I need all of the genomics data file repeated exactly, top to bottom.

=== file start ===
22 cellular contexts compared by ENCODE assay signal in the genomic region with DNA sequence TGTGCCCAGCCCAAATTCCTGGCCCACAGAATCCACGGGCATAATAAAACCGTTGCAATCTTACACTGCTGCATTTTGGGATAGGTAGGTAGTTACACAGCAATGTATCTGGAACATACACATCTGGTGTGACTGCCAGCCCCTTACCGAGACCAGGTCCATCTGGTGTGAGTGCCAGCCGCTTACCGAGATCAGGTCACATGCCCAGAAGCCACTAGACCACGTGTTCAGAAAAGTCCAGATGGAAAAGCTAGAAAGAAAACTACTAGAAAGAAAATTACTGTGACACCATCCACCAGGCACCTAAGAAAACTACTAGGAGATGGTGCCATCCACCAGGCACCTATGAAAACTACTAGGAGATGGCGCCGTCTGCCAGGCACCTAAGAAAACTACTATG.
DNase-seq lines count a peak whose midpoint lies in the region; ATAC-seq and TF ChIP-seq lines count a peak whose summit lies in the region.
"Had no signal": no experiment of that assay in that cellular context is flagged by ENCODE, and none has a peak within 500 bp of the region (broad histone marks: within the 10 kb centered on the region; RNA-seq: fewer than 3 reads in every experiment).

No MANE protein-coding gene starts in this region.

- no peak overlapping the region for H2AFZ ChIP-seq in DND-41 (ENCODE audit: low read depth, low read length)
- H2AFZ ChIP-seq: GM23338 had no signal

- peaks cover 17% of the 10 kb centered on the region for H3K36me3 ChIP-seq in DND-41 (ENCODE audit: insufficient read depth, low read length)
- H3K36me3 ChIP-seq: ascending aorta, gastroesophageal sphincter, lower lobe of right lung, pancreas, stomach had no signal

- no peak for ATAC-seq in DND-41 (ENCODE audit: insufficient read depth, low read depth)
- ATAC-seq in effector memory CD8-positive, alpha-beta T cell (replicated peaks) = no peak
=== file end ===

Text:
22 cellular contexts compared by ENCODE assay signal in the genomic region with DNA sequence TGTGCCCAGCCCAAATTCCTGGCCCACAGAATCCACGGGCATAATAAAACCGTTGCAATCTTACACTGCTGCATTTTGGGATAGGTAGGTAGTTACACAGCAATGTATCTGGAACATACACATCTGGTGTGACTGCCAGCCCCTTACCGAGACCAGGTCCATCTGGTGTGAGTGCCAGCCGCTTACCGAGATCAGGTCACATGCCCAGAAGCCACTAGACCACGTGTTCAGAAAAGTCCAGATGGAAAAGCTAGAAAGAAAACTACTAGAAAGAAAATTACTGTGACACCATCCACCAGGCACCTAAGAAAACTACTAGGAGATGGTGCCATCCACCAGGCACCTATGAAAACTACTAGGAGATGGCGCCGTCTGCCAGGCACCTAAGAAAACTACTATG.
DNase-seq lines count a peak whose midpoint lies in the region; ATAC-seq and TF ChIP-seq lines count a peak whose summit lies in the region.
"Had no signal": no experiment of that assay in that cellular context is flagged by ENCODE, and none has a peak within 500 bp of the region (broad histone marks: within the 10 kb centered on the region; RNA-seq: fewer than 3 reads in every experiment).

No MANE protein-coding gene starts in this region.

- no peak overlapping the region for H2AFZ ChIP-seq in DND-41 (ENCODE audit: low read depth, low read length)
- H2AFZ ChIP-seq: GM23338 had no signal

- peaks cover 17% of the 10 kb centered on the region for H3K36me3 ChIP-seq in DND-41 (ENCODE audit: insufficient read depth, low read length)
- H3K36me3 ChIP-seq: ascending aorta, gastroesophageal sphincter, lower lobe of right lung, pancreas, stomach had no signal

- no peak for ATAC-seq in DND-41 (ENCODE audit: insufficient read depth, low read depth)
- ATAC-seq in effector memory CD8-positive, alpha-beta T cell (replicated peaks) = no peak